- Darn! I’m ten minutes behind schedule. That’s not so long so I don’t have to call and let them know.
- This project is coming in just a little bit over budget. They won’t mind.
- Oops! There’s a typo on the report. They know me for so long; I don’t have to correct it.
- We’re going to be just a little late in finishing the project but they won’t even notice.
- Hmm, I wonder if I gave the employees the information about the summer hours.
Have you ever heard statements like these or perhaps even made them yourself?
Ten minutes late, a few dollars over budget, a day or two past the deadline, employee misinformation – these are small things, right? Nothing too big or overwhelming, so no big deal…or is it?
In a veritable sea of sameness, where most of us have significant competition from compelling and worthy competitors, can we really afford to not sweat the details? If you knew that being more detail-oriented could mean the difference between success and failure, how would you react?
Consider these suggestions:
Review everything that is visible to prospects and clients. This includes searching for any typos on your website, the cleanliness of your office as well as your personal appearance, how your phones are answered, and anything else that can undermine the good impression – POSITIVE IMAGE – you are trying to make.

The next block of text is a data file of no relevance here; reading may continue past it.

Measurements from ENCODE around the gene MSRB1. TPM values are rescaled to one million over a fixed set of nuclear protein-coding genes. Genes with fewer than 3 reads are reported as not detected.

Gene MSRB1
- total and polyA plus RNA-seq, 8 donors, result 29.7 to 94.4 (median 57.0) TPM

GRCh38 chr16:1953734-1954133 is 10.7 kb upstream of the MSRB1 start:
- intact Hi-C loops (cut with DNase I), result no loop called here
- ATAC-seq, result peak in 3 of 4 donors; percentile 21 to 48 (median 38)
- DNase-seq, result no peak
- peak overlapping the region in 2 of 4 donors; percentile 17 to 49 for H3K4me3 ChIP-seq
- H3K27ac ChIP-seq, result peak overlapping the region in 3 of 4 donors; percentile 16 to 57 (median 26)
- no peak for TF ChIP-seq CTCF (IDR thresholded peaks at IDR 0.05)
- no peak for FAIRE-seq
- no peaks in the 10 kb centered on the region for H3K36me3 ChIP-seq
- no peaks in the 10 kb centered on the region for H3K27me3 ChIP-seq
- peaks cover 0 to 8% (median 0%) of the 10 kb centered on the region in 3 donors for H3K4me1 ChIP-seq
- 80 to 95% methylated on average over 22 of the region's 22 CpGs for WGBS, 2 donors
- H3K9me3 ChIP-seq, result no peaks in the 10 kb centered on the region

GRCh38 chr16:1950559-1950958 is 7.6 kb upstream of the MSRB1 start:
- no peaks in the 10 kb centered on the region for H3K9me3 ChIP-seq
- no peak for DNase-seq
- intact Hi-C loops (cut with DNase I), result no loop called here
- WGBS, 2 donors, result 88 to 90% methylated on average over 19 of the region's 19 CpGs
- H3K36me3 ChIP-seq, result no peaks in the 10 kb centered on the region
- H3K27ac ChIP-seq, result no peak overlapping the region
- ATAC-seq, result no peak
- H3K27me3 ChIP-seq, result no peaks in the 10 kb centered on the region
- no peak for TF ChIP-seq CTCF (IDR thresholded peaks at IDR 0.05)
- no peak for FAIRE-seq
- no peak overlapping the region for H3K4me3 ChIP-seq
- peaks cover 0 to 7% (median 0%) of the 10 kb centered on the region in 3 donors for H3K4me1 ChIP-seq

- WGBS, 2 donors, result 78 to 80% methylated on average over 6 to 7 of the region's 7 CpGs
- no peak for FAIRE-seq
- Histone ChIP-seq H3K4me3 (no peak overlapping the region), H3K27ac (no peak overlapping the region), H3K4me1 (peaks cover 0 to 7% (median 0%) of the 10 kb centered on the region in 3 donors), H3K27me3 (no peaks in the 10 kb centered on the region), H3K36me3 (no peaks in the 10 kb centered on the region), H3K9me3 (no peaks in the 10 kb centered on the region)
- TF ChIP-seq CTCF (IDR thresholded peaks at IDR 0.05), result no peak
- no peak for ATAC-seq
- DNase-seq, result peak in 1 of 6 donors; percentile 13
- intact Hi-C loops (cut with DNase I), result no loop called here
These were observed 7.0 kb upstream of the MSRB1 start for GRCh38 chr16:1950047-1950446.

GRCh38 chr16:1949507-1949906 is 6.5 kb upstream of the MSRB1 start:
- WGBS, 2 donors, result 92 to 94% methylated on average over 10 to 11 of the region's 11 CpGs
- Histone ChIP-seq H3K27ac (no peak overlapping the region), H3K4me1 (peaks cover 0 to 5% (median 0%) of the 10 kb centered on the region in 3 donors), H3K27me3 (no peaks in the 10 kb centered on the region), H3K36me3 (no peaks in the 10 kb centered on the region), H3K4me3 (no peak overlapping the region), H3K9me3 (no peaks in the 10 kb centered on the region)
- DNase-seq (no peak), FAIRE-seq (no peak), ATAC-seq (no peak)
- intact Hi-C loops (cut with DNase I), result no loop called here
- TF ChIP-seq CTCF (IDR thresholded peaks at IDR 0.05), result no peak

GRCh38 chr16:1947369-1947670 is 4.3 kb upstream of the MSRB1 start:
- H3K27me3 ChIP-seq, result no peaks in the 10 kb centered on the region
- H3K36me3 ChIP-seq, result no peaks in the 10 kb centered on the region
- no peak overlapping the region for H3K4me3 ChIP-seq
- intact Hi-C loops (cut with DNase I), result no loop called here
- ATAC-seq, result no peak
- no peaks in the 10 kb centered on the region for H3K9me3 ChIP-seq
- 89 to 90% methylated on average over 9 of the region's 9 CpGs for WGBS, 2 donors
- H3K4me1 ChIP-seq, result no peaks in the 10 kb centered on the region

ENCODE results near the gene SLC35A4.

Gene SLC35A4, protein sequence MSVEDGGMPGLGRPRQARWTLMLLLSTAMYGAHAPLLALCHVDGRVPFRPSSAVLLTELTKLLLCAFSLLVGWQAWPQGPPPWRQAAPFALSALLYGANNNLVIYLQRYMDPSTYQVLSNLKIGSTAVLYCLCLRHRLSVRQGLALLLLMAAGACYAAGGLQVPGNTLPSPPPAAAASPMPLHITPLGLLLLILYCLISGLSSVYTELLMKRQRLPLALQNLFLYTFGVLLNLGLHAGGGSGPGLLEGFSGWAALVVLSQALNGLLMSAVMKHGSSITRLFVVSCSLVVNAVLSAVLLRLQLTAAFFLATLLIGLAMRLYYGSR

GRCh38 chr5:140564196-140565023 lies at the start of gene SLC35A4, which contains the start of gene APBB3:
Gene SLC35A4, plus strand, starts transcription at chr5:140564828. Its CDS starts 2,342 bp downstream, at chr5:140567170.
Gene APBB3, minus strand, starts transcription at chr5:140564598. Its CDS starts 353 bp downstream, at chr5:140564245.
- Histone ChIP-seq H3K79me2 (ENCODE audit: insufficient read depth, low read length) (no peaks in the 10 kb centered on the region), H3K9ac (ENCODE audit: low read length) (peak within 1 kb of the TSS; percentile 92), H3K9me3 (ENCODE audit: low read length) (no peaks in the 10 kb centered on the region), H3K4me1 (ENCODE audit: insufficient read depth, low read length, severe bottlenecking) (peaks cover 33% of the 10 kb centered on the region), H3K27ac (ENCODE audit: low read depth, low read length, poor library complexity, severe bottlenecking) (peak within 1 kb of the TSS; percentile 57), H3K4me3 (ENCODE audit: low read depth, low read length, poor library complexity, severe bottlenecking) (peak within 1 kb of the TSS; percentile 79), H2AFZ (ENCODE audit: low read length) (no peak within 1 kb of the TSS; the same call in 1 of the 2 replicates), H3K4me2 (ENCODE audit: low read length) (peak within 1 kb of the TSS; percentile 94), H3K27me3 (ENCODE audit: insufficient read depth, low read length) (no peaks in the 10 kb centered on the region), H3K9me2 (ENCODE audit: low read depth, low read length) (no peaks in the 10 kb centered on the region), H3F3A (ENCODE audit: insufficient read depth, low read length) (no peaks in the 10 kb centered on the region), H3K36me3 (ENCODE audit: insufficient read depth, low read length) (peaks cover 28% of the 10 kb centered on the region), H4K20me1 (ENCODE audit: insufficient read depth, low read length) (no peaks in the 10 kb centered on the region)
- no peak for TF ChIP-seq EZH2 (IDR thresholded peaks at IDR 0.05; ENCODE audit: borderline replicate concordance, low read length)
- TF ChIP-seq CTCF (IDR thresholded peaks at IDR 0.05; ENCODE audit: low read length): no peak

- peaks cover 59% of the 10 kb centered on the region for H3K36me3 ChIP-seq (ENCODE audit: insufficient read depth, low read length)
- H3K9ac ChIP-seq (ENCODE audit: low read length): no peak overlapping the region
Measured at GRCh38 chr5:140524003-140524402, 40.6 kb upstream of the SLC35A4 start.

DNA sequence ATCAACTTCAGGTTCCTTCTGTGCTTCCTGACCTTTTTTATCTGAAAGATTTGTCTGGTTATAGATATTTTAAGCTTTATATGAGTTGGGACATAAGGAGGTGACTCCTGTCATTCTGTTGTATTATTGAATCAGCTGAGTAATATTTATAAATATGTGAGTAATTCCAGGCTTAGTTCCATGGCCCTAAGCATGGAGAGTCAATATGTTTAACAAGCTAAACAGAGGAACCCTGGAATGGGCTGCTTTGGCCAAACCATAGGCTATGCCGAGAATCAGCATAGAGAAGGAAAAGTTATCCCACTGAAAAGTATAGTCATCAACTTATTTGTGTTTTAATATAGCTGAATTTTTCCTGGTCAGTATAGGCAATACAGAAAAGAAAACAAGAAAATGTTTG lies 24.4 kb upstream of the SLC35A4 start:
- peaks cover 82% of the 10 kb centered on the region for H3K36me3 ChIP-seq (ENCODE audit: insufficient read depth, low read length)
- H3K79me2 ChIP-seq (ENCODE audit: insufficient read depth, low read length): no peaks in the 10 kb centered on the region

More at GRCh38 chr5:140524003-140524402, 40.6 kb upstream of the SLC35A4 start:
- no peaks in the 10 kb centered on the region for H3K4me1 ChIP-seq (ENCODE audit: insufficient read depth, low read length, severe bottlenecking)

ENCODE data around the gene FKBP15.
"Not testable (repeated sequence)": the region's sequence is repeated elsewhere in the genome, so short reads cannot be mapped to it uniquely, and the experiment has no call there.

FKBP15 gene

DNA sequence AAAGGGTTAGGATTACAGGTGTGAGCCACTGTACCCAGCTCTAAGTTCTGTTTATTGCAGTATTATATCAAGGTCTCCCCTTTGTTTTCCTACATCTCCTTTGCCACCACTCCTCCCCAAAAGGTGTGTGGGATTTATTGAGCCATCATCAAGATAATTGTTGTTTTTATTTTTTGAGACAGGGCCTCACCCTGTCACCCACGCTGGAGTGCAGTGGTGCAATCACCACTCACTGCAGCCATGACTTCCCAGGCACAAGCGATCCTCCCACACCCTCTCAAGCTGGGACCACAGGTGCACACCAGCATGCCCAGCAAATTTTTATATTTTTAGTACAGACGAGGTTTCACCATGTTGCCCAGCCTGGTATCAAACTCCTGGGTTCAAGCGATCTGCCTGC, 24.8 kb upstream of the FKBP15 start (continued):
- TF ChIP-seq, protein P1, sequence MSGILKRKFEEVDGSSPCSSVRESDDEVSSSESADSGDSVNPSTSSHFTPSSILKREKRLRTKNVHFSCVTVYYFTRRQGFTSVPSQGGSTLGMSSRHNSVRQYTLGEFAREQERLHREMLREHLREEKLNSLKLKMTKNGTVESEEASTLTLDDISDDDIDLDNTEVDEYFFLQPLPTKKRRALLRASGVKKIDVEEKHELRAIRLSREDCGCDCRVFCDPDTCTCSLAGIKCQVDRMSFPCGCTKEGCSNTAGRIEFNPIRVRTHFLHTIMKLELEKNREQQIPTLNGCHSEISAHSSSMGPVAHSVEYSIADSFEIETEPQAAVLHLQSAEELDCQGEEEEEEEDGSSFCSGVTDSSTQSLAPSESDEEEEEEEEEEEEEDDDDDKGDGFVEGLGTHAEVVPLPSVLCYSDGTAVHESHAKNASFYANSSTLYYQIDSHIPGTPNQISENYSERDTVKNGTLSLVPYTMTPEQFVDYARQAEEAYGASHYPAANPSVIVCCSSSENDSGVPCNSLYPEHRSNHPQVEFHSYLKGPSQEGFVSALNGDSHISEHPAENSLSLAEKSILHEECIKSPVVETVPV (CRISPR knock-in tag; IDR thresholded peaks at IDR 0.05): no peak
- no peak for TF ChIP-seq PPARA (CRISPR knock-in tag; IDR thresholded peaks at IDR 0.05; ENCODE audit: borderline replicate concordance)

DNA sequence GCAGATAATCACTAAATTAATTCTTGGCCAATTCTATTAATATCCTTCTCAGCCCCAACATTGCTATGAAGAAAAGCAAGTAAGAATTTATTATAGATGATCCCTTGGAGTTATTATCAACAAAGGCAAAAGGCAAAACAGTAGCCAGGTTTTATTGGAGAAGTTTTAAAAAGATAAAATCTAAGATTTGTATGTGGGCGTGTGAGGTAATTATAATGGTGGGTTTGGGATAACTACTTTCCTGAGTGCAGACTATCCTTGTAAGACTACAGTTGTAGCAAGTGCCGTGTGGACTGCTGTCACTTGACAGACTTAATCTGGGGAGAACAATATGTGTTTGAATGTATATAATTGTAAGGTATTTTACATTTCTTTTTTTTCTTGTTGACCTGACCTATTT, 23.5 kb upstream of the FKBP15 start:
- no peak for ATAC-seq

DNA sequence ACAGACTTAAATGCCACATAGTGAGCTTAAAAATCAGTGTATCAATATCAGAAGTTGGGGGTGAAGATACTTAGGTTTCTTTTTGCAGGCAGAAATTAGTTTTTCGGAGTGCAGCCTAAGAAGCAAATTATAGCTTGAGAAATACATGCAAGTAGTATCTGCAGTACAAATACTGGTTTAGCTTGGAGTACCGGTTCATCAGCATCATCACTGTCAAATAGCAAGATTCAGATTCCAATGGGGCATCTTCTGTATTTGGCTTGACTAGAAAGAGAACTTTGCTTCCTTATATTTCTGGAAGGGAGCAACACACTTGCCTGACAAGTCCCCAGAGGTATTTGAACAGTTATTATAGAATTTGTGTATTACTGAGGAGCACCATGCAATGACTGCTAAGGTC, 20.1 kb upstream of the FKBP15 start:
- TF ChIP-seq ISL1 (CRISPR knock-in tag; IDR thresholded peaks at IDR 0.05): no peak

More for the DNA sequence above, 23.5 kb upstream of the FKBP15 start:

Budgets and timelines are created for a reason. Clients want to know what is happening with their project and how much they are going to pay for your work. It’s simple: if you made an error and underestimated in either category you must alert your client immediately. Be prepared to have to absorb some of the unforeseen expenses and/or work lengthier hours to get the job done. There’s even a chance your client will understand the situation and will be appreciative of the forewarning.
Your employees are your internal customers. Do not overlook the importance of being detail-oriented in your intra-office communications. Errors and omissions can come back to haunt you and can sabotage employee productivity and good will.
Take five minutes at the end of each day – whenever that might be! – and do a brief review of the most important matters you handled during the day. Make certain that nothing was overlooked or forgotten, and if you uncover a potential “oops matter” attend to it immediately or in a timely fashion.
Honestly care. Many executives say that they are too “big-picture” to care much about the details. Really? Consider Steve Jobs, perhaps one of the most detail-driven executives that we’ve seen in our time and one who certainly saw the “big picture.”
Finally, don’t come up with excuses because that doesn’t accomplish anything. If you know that your attention to detail is often lacking, delegate tasks that don’t have to be handled directly by you and have someone else oversee the details.
Being ‘good enough’ is not good enough. You always want to be the best and to project the best.
The difference between something good and something great is attention to detail.
– Charles R. Swindoll